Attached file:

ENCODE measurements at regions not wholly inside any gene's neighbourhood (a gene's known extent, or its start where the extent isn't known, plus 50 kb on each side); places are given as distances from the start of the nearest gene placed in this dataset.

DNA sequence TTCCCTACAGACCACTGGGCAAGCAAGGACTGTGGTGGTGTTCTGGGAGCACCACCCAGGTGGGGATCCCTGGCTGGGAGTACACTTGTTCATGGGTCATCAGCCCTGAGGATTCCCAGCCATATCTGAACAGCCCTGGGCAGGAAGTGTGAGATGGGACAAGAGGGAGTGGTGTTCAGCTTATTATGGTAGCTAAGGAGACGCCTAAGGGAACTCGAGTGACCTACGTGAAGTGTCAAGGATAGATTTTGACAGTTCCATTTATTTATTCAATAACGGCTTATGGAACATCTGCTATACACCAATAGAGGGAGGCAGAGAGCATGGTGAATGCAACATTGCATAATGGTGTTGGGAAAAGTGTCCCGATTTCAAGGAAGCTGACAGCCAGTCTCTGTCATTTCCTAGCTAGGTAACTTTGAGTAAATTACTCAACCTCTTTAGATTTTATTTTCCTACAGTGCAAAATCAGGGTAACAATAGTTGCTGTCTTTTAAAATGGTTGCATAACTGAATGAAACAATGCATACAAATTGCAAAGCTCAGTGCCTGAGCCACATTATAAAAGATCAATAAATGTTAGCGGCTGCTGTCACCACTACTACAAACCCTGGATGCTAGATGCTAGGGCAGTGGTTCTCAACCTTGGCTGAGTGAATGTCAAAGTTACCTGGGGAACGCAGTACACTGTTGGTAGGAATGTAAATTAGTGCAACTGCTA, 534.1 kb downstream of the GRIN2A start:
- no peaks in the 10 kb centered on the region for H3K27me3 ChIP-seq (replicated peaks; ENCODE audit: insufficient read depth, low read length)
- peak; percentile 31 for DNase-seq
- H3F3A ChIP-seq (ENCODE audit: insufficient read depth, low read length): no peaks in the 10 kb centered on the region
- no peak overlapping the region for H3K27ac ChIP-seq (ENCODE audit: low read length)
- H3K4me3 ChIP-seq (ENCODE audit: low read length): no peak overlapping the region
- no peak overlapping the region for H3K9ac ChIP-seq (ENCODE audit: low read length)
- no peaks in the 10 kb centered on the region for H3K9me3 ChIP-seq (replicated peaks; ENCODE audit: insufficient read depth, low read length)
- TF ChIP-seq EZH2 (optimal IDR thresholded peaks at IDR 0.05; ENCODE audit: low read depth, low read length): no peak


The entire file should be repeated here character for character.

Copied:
ENCODE measurements at regions not wholly inside any gene's neighbourhood (a gene's known extent, or its start where the extent isn't known, plus 50 kb on each side); places are given as distances from the start of the nearest gene placed in this dataset.

DNA sequence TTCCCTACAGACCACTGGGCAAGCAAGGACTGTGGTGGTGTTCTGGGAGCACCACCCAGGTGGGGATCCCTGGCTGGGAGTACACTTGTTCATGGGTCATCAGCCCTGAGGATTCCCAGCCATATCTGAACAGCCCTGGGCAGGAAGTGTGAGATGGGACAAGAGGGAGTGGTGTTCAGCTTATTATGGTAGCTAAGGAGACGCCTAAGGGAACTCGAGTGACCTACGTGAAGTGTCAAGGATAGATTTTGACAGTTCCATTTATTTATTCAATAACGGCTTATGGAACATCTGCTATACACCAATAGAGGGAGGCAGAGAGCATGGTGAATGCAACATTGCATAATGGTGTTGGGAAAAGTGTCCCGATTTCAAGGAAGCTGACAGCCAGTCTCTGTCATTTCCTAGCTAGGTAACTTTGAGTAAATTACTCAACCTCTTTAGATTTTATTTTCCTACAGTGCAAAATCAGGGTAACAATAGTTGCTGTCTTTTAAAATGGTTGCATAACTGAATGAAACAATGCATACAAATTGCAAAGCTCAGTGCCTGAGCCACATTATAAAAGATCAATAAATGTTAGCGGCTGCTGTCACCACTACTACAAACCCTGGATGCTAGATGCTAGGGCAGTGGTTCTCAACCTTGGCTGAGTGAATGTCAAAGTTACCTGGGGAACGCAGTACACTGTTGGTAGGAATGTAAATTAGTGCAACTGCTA, 534.1 kb downstream of the GRIN2A start:
- no peaks in the 10 kb centered on the region for H3K27me3 ChIP-seq (replicated peaks; ENCODE audit: insufficient read depth, low read length)
- peak; percentile 31 for DNase-seq
- H3F3A ChIP-seq (ENCODE audit: insufficient read depth, low read length): no peaks in the 10 kb centered on the region
- no peak overlapping the region for H3K27ac ChIP-seq (ENCODE audit: low read length)
- H3K4me3 ChIP-seq (ENCODE audit: low read length): no peak overlapping the region
- no peak overlapping the region for H3K9ac ChIP-seq (ENCODE audit: low read length)
- no peaks in the 10 kb centered on the region for H3K9me3 ChIP-seq (replicated peaks; ENCODE audit: insufficient read depth, low read length)
- TF ChIP-seq EZH2 (optimal IDR thresholded peaks at IDR 0.05; ENCODE audit: low read depth, low read length): no peak